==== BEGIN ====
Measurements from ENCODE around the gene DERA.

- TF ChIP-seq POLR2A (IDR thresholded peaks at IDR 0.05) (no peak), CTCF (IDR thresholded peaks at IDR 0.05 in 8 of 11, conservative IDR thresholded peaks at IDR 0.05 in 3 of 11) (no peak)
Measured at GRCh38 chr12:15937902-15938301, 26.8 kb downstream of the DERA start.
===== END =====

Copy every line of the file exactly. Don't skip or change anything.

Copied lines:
Measurements from ENCODE around the gene DERA.

- TF ChIP-seq POLR2A (IDR thresholded peaks at IDR 0.05) (no peak), CTCF (IDR thresholded peaks at IDR 0.05 in 8 of 11, conservative IDR thresholded peaks at IDR 0.05 in 3 of 11) (no peak)
Measured at GRCh38 chr12:15937902-15938301, 26.8 kb downstream of the DERA start.